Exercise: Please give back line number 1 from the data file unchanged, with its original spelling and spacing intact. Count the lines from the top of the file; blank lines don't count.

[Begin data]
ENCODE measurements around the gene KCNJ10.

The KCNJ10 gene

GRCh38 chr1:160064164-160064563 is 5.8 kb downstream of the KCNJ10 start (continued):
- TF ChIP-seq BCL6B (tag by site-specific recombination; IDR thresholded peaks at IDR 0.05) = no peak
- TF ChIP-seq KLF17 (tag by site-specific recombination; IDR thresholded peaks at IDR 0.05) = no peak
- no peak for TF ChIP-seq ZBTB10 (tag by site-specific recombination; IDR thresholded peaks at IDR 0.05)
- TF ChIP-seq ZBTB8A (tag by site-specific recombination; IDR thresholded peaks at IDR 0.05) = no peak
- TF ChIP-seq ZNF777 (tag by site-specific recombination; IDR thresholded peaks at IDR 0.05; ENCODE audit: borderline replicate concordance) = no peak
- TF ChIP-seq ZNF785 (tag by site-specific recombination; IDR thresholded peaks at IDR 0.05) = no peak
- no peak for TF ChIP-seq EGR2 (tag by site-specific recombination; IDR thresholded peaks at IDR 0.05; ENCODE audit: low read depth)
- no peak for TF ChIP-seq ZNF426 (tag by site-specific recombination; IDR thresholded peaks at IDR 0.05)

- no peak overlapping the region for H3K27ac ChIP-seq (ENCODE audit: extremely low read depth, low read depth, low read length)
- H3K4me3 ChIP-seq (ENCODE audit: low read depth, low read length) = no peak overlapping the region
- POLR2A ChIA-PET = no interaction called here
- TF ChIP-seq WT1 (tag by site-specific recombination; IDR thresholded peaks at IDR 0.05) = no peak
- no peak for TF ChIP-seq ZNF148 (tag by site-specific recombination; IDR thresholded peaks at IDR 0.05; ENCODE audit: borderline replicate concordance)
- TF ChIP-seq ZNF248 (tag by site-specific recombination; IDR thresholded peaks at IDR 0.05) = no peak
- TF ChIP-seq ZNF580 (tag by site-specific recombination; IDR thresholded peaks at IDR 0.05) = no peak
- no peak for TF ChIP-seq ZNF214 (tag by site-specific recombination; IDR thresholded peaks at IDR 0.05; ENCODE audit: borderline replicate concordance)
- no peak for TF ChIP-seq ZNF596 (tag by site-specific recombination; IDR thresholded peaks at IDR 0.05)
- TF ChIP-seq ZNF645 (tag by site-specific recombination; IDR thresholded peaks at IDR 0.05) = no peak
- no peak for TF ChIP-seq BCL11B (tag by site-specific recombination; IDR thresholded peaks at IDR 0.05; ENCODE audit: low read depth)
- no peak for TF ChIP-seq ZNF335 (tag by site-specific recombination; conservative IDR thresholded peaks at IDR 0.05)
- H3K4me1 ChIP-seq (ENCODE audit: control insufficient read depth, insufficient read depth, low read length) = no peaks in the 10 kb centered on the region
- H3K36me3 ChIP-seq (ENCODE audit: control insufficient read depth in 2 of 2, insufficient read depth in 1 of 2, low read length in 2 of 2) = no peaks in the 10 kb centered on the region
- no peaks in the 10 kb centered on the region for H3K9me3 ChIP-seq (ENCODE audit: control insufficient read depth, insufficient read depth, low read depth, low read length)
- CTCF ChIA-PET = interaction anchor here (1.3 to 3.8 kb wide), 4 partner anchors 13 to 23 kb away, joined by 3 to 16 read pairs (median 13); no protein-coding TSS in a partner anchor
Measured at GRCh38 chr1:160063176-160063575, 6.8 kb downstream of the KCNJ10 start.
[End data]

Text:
ENCODE measurements around the gene KCNJ10.